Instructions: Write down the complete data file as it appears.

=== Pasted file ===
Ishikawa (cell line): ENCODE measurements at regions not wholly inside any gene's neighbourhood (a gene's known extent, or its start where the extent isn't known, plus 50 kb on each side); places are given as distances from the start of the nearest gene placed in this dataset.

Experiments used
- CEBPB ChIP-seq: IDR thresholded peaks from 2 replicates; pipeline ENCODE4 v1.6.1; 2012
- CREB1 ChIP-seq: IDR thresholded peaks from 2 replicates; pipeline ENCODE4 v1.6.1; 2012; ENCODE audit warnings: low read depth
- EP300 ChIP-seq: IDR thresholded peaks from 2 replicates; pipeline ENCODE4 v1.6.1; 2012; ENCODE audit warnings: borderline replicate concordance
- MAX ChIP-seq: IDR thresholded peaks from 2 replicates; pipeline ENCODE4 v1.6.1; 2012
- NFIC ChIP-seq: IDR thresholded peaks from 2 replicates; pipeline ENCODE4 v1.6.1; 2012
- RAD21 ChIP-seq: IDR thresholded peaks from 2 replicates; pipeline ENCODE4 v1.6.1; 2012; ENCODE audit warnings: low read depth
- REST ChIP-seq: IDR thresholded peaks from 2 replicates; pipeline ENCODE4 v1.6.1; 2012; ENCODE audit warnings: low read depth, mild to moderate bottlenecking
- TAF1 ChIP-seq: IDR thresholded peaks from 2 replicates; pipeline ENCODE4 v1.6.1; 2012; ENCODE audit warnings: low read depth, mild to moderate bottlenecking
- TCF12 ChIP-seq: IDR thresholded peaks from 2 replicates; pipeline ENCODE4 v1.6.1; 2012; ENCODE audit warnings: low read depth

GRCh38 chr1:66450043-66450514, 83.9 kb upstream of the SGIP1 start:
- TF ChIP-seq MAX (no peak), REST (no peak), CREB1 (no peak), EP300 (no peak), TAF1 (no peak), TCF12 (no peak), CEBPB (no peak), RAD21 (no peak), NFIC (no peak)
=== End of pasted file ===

Ishikawa (cell line): ENCODE measurements at regions not wholly inside any gene's neighbourhood (a gene's known extent, or its start where the extent isn't known, plus 50 kb on each side); places are given as distances from the start of the nearest gene placed in this dataset.

Experiments used
- CEBPB ChIP-seq: IDR thresholded peaks from 2 replicates; pipeline ENCODE4 v1.6.1; 2012
- CREB1 ChIP-seq: IDR thresholded peaks from 2 replicates; pipeline ENCODE4 v1.6.1; 2012; ENCODE audit warnings: low read depth
- EP300 ChIP-seq: IDR thresholded peaks from 2 replicates; pipeline ENCODE4 v1.6.1; 2012; ENCODE audit warnings: borderline replicate concordance
- MAX ChIP-seq: IDR thresholded peaks from 2 replicates; pipeline ENCODE4 v1.6.1; 2012
- NFIC ChIP-seq: IDR thresholded peaks from 2 replicates; pipeline ENCODE4 v1.6.1; 2012
- RAD21 ChIP-seq: IDR thresholded peaks from 2 replicates; pipeline ENCODE4 v1.6.1; 2012; ENCODE audit warnings: low read depth
- REST ChIP-seq: IDR thresholded peaks from 2 replicates; pipeline ENCODE4 v1.6.1; 2012; ENCODE audit warnings: low read depth, mild to moderate bottlenecking
- TAF1 ChIP-seq: IDR thresholded peaks from 2 replicates; pipeline ENCODE4 v1.6.1; 2012; ENCODE audit warnings: low read depth, mild to moderate bottlenecking
- TCF12 ChIP-seq: IDR thresholded peaks from 2 replicates; pipeline ENCODE4 v1.6.1; 2012; ENCODE audit warnings: low read depth

GRCh38 chr1:66450043-66450514, 83.9 kb upstream of the SGIP1 start:
- TF ChIP-seq MAX (no peak), REST (no peak), CREB1 (no peak), EP300 (no peak), TAF1 (no peak), TCF12 (no peak), CEBPB (no peak), RAD21 (no peak), NFIC (no peak)